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What Second Graders Can Teach Us

Nine-plus years of implementing three Teaching American History (TAH) grants totaling over $3.5 million have taught me much about solid, needs-meeting professional development for history teachers. Yet, it was in co-reflecting about the topic with my wife Grace—an elementary teacher-of-the-year last year now re-experiencing teaching second graders for the first time since her inception year in 1990—that I quickly realized that what makes for meaningful, lasting history teacher learning is not much different than what counts for meaningful, lasting second grader learning.

Personal, Relevant Connections
Second graders live in a magical world, where all things are real and possible. A keen teacher knows and uses that to find ways to make the learning not only fun, but important, meaningful, and relevant, by using stories and realia to create personal connections. Meaningful and long-lasting professional development for history teachers also taps into magical worlds. It happens when the content meets the heart, and together it creates a learning experience that goes beyond that Saturday, the summer institute, and way beyond the school year. It changes lives. It happens in dusty, old science labs that should have been condemned decades ago just as it does in living museums, brand-new libraries, field experiences, and historic national parks. Meaning and relevance does not require nor respect special space and precious time—it lives within or in spite of them.

Plan, Deliver, Follow-up
I am not talking about acting here, but rather about delivering a carefully planned product that is meaningful. In some ways the magical relevance described above has to be discovered in the construed planning so that participants are escorted to find their place in the drama that unfolds. Too often staff development that falls short merely lacks that creative spirit—the content is strongly aligned to targeted academic goals, the instructional strategies are research-based, yet something is lacking. A second grader lives for his teacher, and can’t wait to go into that classroom because he knows that the wonderful teacher will do much more than spill out facts, dictate do’s and don’ts, and issue grades—that teacher will orchestrate a day-after-day symphony of living experiences that are obviously relevant to both the teacher and the students. Meaningful professional development for history teachers is much the same way. History teachers can’t wait to attend the next professional development opportunity when it is truly meaningful: academically sound and delivered with heart.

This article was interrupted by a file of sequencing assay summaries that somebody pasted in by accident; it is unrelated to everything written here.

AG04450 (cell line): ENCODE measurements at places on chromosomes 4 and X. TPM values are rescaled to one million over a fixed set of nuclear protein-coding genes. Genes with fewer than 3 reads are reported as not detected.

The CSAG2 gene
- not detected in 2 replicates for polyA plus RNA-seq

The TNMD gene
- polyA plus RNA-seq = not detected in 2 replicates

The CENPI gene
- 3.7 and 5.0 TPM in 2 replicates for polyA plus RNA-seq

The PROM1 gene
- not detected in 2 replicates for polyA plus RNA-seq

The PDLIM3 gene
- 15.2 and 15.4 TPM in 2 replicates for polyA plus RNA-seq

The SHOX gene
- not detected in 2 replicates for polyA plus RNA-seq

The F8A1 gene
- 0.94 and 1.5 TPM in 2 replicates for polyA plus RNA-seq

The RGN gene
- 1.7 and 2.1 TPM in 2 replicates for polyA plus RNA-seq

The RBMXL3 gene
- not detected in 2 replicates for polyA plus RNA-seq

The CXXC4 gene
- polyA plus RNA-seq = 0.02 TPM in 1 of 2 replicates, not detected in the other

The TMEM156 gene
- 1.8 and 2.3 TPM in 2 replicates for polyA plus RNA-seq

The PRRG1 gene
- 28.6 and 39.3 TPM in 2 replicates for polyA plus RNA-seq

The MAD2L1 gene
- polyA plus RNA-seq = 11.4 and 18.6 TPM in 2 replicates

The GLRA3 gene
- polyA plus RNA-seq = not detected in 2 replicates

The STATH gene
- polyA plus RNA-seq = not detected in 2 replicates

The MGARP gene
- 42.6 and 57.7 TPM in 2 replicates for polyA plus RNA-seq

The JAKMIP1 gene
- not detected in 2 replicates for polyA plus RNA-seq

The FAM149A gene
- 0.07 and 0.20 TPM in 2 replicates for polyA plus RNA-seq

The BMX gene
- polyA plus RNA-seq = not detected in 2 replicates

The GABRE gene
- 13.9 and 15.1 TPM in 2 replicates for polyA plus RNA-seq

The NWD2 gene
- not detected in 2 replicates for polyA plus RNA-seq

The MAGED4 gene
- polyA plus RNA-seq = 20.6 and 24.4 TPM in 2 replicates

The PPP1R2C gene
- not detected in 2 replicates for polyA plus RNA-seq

Reading is Encouraged, Expected, and Respected
Am I talking about encouraging teachers to read in a workshop, while the presenter is presenting? No, not really. Just as the 2nd-grade classroom is a print-rich environment, where students are taught to use down time between instructional activities—as students wait for others to complete assignments, during lunchtime, or when the teacher is calling roll, posting grades, or doing some other necessary teacher chore—a professional development venue also can be stacked with reading materials at the participant tables or at the peripheral ones: history novels, teacher resource kits, almanacs, professional readings, maps, old newspapers, etc. Providing possible history reading resources for participant down time will discourage them from pulling out that dreaded newspaper sports section, crossword puzzle, or assignment to grade, and encourage them to explore history content that they may not have even planned for that day. I know of no vendors that would say “No!” to a request for sample materials for this purpose.

In It for the Long Haul
Second-grade classroom instruction starts in mid-August and ends in early June. It is not a series of 180 separate, unconnected, one-shot day-long events. It is one complete 180-day experience. Similarly, effective history teacher staff development is sustained and ongoing, and stretches across that same 180-day span, with time to deploy on-site and off-site experiences that teach new content and strategies, allow for reflective time, and demand meaningful additional completion and preparatory work between sessions. Just as the dynamic 2nd-grade classroom builds on previously learned material, day after day, so too does the professional development experience for the history teacher—before, during, and after each session, it is connected and meaningful in total.

Teaching a group of second graders can be an exciting yet overwhelming experience. So can leading history teachers through professional development. On occasion, Grace has been approached by students from her 1990 class of second graders to thank her and fondly reminisce with her while at the store, the theater, or the restaurant. I can see and hear that their experiences were mutually meaningful and lasting. Ah, if only we could capture that magical world, bottle it, and pull it out when needed. I think good history staff development does.